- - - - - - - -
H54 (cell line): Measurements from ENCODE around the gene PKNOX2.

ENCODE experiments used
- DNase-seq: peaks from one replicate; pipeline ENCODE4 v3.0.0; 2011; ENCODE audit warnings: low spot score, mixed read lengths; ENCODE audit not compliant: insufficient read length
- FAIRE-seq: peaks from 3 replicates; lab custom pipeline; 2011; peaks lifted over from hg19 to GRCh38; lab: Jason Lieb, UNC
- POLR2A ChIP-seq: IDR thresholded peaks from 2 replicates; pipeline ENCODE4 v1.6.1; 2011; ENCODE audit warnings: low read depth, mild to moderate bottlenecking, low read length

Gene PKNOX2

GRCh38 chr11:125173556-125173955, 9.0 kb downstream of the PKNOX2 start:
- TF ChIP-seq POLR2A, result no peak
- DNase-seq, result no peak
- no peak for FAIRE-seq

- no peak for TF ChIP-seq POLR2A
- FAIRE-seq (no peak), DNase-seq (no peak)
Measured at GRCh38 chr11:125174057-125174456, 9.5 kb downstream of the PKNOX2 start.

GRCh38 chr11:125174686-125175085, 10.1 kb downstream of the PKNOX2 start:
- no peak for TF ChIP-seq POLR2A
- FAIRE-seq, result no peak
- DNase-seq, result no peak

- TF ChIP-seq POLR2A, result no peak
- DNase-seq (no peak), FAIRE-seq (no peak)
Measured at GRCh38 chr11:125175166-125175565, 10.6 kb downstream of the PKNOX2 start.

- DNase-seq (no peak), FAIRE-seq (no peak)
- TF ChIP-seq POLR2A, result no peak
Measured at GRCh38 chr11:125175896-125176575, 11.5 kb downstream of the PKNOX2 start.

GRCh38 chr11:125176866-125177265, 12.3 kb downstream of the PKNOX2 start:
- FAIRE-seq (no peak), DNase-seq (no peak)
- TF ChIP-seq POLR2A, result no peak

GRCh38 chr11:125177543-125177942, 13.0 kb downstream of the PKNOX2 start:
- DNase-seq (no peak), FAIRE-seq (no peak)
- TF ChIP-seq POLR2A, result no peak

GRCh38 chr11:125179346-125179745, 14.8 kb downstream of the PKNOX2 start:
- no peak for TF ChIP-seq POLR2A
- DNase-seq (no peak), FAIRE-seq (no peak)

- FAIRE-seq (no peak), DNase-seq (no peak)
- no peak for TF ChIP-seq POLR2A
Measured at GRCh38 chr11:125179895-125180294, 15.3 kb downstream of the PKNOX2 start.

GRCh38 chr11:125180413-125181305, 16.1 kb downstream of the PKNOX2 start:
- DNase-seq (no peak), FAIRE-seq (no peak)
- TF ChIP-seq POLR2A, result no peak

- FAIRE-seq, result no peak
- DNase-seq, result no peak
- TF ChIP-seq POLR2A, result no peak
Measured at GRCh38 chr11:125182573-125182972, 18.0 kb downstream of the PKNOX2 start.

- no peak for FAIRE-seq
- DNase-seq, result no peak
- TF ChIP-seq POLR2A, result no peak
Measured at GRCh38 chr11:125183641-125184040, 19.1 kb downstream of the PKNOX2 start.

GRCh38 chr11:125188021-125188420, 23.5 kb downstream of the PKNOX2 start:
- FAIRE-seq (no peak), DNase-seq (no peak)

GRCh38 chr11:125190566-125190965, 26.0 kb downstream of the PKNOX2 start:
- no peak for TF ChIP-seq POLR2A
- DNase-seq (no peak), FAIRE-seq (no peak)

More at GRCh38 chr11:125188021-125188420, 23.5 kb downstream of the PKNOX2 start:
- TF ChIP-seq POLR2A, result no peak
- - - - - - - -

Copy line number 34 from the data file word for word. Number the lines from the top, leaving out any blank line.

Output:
- no peak for TF ChIP-seq POLR2A